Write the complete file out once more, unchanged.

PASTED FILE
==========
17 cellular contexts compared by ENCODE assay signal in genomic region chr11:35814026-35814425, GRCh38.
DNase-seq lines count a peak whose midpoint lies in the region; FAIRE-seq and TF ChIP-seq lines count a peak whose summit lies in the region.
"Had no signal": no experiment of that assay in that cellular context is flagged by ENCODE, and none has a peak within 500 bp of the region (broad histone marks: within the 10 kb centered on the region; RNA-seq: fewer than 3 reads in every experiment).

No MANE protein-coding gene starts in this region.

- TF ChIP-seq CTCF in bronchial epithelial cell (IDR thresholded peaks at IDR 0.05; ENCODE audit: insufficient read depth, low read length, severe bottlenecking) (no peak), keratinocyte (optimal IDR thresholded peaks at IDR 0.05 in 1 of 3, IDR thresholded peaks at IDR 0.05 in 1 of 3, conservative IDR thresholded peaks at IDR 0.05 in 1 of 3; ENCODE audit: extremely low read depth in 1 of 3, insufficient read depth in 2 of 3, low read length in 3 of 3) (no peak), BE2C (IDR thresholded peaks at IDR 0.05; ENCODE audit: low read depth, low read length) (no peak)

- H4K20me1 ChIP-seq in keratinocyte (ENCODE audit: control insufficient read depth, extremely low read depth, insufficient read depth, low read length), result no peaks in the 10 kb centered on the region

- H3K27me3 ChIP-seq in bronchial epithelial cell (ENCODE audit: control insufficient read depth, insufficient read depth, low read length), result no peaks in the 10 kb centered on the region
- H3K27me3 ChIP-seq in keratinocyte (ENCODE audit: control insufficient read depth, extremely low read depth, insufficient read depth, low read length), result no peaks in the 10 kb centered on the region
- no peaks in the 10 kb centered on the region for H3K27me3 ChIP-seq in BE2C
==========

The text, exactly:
17 cellular contexts compared by ENCODE assay signal in genomic region chr11:35814026-35814425, GRCh38.
DNase-seq lines count a peak whose midpoint lies in the region; FAIRE-seq and TF ChIP-seq lines count a peak whose summit lies in the region.
"Had no signal": no experiment of that assay in that cellular context is flagged by ENCODE, and none has a peak within 500 bp of the region (broad histone marks: within the 10 kb centered on the region; RNA-seq: fewer than 3 reads in every experiment).

No MANE protein-coding gene starts in this region.

- TF ChIP-seq CTCF in bronchial epithelial cell (IDR thresholded peaks at IDR 0.05; ENCODE audit: insufficient read depth, low read length, severe bottlenecking) (no peak), keratinocyte (optimal IDR thresholded peaks at IDR 0.05 in 1 of 3, IDR thresholded peaks at IDR 0.05 in 1 of 3, conservative IDR thresholded peaks at IDR 0.05 in 1 of 3; ENCODE audit: extremely low read depth in 1 of 3, insufficient read depth in 2 of 3, low read length in 3 of 3) (no peak), BE2C (IDR thresholded peaks at IDR 0.05; ENCODE audit: low read depth, low read length) (no peak)

- H4K20me1 ChIP-seq in keratinocyte (ENCODE audit: control insufficient read depth, extremely low read depth, insufficient read depth, low read length), result no peaks in the 10 kb centered on the region

- H3K27me3 ChIP-seq in bronchial epithelial cell (ENCODE audit: control insufficient read depth, insufficient read depth, low read length), result no peaks in the 10 kb centered on the region
- H3K27me3 ChIP-seq in keratinocyte (ENCODE audit: control insufficient read depth, extremely low read depth, insufficient read depth, low read length), result no peaks in the 10 kb centered on the region
- no peaks in the 10 kb centered on the region for H3K27me3 ChIP-seq in BE2C